While on his way to join his father, London barrister Sir Austin Howard, and his mother at the theater, Anthony Howard drops in unexpectedly on his mistress, Nora Selmer, whom he wants to marry. After giving her a check payable to cash, which his father earlier had given him, Tony finds a man in Nora's bedroom, who identifies himself as her husband, Carl Blake. When Tony orders Blake out, Nora rebukes him, saying she is fed up with his little checks and with being "mauled about" by him. Enraged, Tony chokes her, and when she slumps, he cries he did not know what he was doing and goes home. When his parents return from the theater, Tony confesses that he killed Nora and says he wants to give himself up. Scotland Yard inspector Robbins then calls and shows Sir Austin a wallet that was found near the body, which contains a piece of Sir Austin's check. Sir Austin, who blames himself and his wife for pampering Tony, orders him to say that he was with them at the theater that night, and then he is himself arrested for the murder. During the trial, Sir Austin admits to an affair with Nora but denies going to her flat that night. In the midst of prosecutor Arthur Drinton's badgering of Sir Austin, Horace Ward, a forger, interrupts, saying he saw who killed Nora. Afraid that Ward will name Tony, Sir Austin confesses killing Nora. Ward, however, signs a statement saying that Tony was the man he saw. Although Sir Austin tries to stop him, Tony then confesses to the murder and tells ... +


While on his way to join his father, London barrister Sir Austin Howard, and his mother at the theater, Anthony Howard drops in unexpectedly on his mistress, Nora Selmer, whom he wants to marry. After giving her a check payable to cash, which his father earlier had given him, Tony finds a man in Nora's bedroom, who identifies himself as her husband, Carl Blake. When Tony orders Blake out, Nora rebukes him, saying she is fed up with his little checks and with being "mauled about" by him. Enraged, Tony chokes her, and when she slumps, he cries he did not know what he was doing and goes home. When his parents return from the theater, Tony confesses that he killed Nora and says he wants to give himself up. Scotland Yard inspector Robbins then calls and shows Sir Austin a wallet that was found near the body, which contains a piece of Sir Austin's check. Sir Austin, who blames himself and his wife for pampering Tony, orders him to say that he was with them at the theater that night, and then he is himself arrested for the murder. During the trial, Sir Austin admits to an affair with Nora but denies going to her flat that night. In the midst of prosecutor Arthur Drinton's badgering of Sir Austin, Horace Ward, a forger, interrupts, saying he saw who killed Nora. Afraid that Ward will name Tony, Sir Austin confesses killing Nora. Ward, however, signs a statement saying that Tony was the man he saw. Although Sir Austin tries to stop him, Tony then confesses to the murder and tells Colonel Grayson, who is in charge of the case, that he left Nora lying in front of the couch. Grayson admits Ward and Blake to his office where Ward, who confesses that he was also Nora's lover, testifies that she wanted him to forge Sir Austin's name to a check. While he was with her the afternoon of the murder, he says, Sir Austin visited and paid her £1,000 to break with his son. During the interrogation, Blake offhandedly remarks that Nora's body was found on the couch. Sir Austin points out that Tony said he left the body in front of the couch, whereupon Ward reveals that after Tony left, Blake returned in search of money. Nora revived, Ward says, ordered Blake out when he demanded money and threatened to report that he had married again and thus was a bigamist. Blake, Ward reveals, then strangled her with gloves on, while Ward hid behind the curtains. Blake then starts to shoot Ward with his cane, in which a gun is hidden, when guards stop him. Sir Austin says that he felt he was largely responsible because if he had not gone to Nora's flat behind Tony's back, the murder might not have happened. Tony reconciles with Sylvia Pierce, his girl friend before Nora, and Sir Austin explains that self-sacrifice is one of the greatest luxuries in life. +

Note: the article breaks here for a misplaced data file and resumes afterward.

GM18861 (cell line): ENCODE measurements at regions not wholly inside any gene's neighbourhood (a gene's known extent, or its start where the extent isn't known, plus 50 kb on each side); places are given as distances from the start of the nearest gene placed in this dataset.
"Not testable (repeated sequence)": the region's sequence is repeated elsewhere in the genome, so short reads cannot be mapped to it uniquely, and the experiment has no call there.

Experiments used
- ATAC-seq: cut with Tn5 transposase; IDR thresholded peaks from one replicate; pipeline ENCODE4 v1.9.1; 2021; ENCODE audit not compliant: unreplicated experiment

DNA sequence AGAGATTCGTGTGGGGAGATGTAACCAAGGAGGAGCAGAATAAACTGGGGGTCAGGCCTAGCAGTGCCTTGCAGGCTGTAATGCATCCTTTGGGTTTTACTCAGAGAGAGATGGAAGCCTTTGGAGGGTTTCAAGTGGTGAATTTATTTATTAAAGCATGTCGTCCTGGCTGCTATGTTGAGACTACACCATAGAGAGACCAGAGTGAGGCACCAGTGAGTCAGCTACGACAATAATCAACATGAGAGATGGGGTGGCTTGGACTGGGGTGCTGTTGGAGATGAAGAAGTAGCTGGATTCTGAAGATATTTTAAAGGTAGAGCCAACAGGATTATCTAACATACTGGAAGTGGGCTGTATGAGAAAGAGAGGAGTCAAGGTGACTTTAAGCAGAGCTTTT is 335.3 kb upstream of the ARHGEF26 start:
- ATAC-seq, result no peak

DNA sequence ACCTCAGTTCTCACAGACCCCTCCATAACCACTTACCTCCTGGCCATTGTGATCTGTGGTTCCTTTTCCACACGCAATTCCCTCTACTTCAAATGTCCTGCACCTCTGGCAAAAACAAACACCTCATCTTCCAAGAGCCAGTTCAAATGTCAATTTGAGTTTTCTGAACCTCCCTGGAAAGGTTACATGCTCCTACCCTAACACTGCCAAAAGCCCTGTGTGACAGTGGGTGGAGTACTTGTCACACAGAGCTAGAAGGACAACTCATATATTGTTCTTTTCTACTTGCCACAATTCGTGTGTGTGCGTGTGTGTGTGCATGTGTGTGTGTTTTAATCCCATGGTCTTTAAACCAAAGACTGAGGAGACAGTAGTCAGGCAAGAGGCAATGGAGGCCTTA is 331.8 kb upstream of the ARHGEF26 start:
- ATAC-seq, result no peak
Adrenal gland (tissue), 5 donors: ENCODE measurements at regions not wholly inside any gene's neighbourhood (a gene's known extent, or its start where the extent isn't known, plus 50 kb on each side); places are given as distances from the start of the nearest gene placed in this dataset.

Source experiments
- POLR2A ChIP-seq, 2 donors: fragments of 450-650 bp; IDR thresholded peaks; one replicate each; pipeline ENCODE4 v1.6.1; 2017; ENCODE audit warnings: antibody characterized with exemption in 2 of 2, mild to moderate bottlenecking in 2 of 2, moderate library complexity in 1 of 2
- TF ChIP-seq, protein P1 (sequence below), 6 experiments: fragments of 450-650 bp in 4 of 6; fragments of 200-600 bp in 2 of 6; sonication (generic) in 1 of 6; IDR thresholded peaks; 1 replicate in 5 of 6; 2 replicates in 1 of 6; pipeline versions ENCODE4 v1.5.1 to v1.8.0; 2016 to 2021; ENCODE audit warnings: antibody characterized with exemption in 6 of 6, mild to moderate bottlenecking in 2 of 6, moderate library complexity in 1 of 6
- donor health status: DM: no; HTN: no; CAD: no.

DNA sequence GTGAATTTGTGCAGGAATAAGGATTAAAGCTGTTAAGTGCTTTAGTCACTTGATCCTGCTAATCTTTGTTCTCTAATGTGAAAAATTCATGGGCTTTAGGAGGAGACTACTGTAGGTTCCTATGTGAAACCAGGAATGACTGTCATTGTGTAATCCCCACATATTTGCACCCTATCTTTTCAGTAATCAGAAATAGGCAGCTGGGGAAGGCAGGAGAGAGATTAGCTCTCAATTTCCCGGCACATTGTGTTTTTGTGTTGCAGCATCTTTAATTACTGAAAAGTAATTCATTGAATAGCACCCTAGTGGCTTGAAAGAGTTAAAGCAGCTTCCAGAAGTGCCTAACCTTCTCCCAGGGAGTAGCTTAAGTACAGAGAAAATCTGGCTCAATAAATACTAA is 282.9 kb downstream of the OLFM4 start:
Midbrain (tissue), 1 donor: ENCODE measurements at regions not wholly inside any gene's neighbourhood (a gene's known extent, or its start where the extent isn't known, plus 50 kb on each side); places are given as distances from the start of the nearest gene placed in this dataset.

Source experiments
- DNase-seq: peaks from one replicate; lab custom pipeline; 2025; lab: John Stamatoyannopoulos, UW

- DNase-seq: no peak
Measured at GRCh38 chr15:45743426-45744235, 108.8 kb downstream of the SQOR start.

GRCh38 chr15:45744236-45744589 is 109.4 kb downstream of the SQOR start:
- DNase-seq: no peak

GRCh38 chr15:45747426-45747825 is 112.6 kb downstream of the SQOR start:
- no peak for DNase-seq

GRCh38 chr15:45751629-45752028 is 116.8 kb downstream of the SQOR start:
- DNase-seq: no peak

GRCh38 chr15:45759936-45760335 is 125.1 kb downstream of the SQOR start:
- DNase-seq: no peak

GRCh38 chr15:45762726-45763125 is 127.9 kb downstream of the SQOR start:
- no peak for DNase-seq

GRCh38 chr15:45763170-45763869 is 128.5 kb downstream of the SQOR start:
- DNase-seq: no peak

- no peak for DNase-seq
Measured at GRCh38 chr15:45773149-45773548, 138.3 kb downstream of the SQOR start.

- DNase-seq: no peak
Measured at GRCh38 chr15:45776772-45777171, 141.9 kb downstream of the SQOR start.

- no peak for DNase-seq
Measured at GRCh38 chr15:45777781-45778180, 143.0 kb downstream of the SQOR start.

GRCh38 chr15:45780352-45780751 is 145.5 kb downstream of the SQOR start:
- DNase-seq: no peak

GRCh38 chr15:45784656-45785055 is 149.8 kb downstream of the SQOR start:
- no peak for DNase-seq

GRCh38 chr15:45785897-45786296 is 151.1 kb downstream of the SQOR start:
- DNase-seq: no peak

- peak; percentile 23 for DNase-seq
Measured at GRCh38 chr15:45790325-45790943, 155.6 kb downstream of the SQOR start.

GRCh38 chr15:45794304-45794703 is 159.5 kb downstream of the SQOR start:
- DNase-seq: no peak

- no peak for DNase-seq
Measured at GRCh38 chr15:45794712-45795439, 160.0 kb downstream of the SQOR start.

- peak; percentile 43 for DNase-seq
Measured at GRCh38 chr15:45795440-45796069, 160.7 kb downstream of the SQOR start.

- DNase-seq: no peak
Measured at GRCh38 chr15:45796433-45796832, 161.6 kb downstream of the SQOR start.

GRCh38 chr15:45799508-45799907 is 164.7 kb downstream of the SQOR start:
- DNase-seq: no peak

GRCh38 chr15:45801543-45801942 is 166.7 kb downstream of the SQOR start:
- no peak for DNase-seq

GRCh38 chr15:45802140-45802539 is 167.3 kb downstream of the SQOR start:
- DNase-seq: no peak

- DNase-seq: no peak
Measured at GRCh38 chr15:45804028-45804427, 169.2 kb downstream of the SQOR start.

Legend
Viewed by AFI
Partially Viewed
Offscreen Credit
Name Occurs Before Title
AFI Life Achievement Award

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The American Film Institute is grateful to Sir Paul Getty KBE and the Sir Paul Getty KBE Estate for their dedication to the art of the moving image and their support for the AFI Catalog of Feature Films and without whose support AFI would not have been able to achieve this historical landmark in this epic scholarly endeavor.